The killing game.


My face emerged from the water, breathless, and I squinted at the summer moon.

eeeee- zzzzzzz-pssszzzzzz-eeee

Blue light spilled over all the trees surrounding the pool, and my dad stood with his hands on his hips and his chest pushed out, self satisfied in the glow.

“Hear that, Gel? That’s the sound of mosquitoes getting zapped. I think that machine there will finally take care of all these bugs.”

I smiled and dove under the surface again, avoiding a kamikaze horsefly.

That summer, and all the summers I can remember of my childhood, clouds of mosquitoes swarmed through every play date, every cook out, every diving contest, every back yard race, every breath. My sister and I, pox-speckled by the Fourth of July, grew up falling asleep to the unique symphony of Wisconsin crickets and our own relentless skin-scratching.

I tried to tune out the voices downstairs.

I held my breath and winced, whispering a secret vow to the ceiling fan:  I’ll never go to kindergarten if going to school brings this much misery.  Same goes for getting married. Never ever. Amen.

When I was young I learned that bug zappers don’t prevent mosquito colonies from growing, no matter how loud and glowing and expensive they are.  And name-calling doesn’t compel a fifth-grader-big-brother’s brain to finally cooperate with math curriculum, no matter how much you insist that only idiots forget their books in their desks.  And telling someone all the ways they are wrong doesn’t solve the problem of disconnection and pain, no matter how hard you slam the door in their face.

Reactively attacking problems after they already exist only feels powerful, and only for a little while.

Eventually, my dad stopped standing on the concrete with his hands on his hips and his chest pushed out.  He retreated to the air-conditioned living room to devour boxes of Popsicles and watch the Sopranos, the mosquitoes and hopelessness ransacking the fantasy of backyard paradise.  He stopped trying to please, often throwing his hands up, sometimes not coming home, and always writing checks to gain forgiveness.

Discontent people, like buzzing insects, can’t be screeched into submission. But they can be pacified and distracted and numbed to their powerlessness. I saw loads of clothing and artworks and furniture and rings and necklaces and fur being dragged into the house.  I saw broken glasses, deafening voices, empty cans, sticky bottles, and still-smiling people being dragged out of the house. I saw steely dinners and forgetful vacations.  I saw A+ papers on the fridge and sheriff’s papers on the doorstep.  I saw serums of Rolex and religion, of perfection and prescription, of Tangeray and testosterone, of luxury and lust, injected into everyone’s veins, but no one ever talked about the sitting water or the larvae.

So still, the mosquitoes buzzed around all of our faces if ever we stepped outside of our avoidance.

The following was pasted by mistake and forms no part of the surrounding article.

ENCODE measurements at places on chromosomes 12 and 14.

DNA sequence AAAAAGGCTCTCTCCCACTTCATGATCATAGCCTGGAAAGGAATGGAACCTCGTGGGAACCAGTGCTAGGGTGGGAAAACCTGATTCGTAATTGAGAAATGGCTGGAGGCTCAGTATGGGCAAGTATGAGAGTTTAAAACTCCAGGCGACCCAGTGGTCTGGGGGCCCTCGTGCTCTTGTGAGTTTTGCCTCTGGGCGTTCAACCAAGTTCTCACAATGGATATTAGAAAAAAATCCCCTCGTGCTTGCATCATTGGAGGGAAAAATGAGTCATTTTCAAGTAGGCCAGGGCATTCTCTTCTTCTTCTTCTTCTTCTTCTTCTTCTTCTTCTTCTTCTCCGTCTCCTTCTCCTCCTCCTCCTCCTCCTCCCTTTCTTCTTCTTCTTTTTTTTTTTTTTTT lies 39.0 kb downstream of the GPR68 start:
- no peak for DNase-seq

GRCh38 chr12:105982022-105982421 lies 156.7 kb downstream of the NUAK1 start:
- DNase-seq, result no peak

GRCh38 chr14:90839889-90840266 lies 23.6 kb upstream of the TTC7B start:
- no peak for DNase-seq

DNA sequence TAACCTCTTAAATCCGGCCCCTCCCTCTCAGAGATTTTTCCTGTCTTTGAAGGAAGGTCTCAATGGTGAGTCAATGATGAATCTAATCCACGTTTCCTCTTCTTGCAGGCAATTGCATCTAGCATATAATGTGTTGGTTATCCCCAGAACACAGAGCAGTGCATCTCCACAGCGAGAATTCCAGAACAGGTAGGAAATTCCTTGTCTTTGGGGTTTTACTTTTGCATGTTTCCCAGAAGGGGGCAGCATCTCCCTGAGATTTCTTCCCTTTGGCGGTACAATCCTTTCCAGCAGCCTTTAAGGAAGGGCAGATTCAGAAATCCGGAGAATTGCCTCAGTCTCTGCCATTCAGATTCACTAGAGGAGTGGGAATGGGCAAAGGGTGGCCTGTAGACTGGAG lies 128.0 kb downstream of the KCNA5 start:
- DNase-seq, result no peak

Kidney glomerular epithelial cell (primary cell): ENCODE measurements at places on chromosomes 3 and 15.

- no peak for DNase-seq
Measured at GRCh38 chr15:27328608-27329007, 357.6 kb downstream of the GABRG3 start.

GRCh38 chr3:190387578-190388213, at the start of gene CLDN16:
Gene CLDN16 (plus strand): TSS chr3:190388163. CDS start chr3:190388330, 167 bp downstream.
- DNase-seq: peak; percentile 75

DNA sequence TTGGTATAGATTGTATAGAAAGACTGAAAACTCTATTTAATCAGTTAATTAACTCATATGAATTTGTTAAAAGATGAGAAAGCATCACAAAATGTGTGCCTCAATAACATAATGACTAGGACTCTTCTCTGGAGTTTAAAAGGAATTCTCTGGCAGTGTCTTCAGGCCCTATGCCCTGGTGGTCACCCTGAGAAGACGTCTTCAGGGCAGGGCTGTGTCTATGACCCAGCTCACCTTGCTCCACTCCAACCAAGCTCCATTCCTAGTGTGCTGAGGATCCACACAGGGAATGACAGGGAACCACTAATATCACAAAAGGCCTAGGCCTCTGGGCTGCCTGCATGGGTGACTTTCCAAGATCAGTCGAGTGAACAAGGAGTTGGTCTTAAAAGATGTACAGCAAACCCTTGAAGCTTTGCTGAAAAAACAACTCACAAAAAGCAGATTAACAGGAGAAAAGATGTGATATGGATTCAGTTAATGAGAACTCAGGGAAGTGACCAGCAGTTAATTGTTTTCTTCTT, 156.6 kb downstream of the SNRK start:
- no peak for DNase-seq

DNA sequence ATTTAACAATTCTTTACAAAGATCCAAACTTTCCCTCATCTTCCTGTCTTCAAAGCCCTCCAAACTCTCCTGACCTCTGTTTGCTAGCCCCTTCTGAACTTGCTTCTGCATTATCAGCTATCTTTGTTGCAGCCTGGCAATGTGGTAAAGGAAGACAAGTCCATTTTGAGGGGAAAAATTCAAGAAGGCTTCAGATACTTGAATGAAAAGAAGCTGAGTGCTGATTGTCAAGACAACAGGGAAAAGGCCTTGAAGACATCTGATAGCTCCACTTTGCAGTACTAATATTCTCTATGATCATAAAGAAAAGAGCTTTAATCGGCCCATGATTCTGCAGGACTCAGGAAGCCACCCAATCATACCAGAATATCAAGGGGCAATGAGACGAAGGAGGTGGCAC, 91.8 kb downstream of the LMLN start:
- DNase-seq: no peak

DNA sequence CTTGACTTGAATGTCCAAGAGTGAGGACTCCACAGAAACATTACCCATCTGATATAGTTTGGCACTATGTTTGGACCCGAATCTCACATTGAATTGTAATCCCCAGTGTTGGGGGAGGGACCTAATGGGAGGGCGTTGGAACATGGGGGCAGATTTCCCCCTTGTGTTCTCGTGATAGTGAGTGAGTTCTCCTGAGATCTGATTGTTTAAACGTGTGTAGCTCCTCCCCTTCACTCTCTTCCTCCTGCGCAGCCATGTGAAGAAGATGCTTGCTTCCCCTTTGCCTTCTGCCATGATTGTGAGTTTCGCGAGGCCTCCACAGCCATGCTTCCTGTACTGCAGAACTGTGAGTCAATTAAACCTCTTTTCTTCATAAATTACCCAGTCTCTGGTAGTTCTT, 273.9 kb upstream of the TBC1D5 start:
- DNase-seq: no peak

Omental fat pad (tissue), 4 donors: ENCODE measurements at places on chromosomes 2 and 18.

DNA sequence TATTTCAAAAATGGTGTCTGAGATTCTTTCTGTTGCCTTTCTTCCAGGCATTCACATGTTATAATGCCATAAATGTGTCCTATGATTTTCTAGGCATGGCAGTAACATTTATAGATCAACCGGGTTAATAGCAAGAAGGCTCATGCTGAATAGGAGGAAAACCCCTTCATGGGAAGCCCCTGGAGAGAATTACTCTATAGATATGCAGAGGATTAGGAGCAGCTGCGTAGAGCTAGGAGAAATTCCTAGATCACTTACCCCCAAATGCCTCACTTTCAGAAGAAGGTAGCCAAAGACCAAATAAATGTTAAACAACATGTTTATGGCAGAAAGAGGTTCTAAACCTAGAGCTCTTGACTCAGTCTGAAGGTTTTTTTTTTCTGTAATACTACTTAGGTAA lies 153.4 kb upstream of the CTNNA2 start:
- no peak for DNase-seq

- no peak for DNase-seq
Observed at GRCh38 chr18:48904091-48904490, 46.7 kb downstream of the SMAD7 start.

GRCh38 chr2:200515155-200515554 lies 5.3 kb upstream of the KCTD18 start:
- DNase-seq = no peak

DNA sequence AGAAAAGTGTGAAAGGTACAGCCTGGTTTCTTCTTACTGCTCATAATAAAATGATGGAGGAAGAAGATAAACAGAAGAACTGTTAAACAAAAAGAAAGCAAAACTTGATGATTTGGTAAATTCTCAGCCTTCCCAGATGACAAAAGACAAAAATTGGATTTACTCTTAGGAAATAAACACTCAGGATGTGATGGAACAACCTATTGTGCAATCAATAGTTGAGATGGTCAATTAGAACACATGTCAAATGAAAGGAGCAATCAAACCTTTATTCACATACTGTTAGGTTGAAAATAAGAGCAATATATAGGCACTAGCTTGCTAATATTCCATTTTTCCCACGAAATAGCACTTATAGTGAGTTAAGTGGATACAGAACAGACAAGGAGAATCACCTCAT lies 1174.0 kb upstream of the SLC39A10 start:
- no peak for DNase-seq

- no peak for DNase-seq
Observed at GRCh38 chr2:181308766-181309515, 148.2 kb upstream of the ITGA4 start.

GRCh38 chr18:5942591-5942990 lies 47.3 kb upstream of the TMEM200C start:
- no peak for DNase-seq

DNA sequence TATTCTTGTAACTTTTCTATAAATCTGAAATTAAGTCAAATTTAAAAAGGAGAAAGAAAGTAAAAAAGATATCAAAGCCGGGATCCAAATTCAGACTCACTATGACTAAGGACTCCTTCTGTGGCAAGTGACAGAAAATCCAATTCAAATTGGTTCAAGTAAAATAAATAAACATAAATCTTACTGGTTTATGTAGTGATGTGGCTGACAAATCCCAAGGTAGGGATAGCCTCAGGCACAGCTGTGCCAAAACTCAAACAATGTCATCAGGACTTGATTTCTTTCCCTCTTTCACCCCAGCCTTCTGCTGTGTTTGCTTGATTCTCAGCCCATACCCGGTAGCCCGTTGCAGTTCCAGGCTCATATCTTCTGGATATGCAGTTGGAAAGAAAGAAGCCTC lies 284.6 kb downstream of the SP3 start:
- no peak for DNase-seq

Decades later, I imagined my dad dragging another machine out into the back woods, a contraption that tempted to erase all problems and return the fantasy backyard paradise, return the hope of a chest-pushing, hands-on-hips moment.  It could have been a cartoon bank vault in my mind –the specifics never mattered– but that last machine was a compulsive, identity-fueling, pursuit of wealth.

And I, finally sick of trying to kill problems in the dark, begged my dad to get out of the bottle and out of the freezer and out from the cabinet, and away from the vault.  My own thoughtless impulsivity drove me to send him a CD on detachment from image and contentment of the soul.  All I knew was the killing game was killing all the wrong things.

The CD was ignored, but life has a way of giving us the lessons we need.  And stripped of a marriage and a home and a fancy machine and facade, one day my dad stopped playing the game.  In an instant of regret and forgiveness and intention and hope, he vowed to stop even pursuing the chest-pushed-out, hands-on-hips moment, to stop resisting long enough to capture the point: Let’s get a little house in the hills.  We can watch Sloan grow up and simplify and just be…whoever we are….

Incidentally, it is ineffective to start zapping mosquitoes after they have already hatched. The trick is to place poisoned water-stations around the yard for them to deposit their eggs, and thereby create an environment where the problem has a significantly reduced chance of being cultivated in the first place.  For mosquito populations, microbial insecticide does the trick. For humans, the problem-suffocating-poison is accepting others and our selves for who we are.

Several months later, my dad pulled his body up under the fluorescent light of an operating table, puffing out his chest and determined to have his cancer cut-out.  By now he knew that long-existing problems can’t be forced into submission, but he breathed easily into an anesthesia slumber anyway, probably imagining his next home in the beautiful, muddy, bug-infested hills.  Maybe even smiling, because after-all, he was lucky enough to have achieved, in his too-short lifetime, something most of us won’t ever truly know: the freedom to abandon the killing game and to finally just be.


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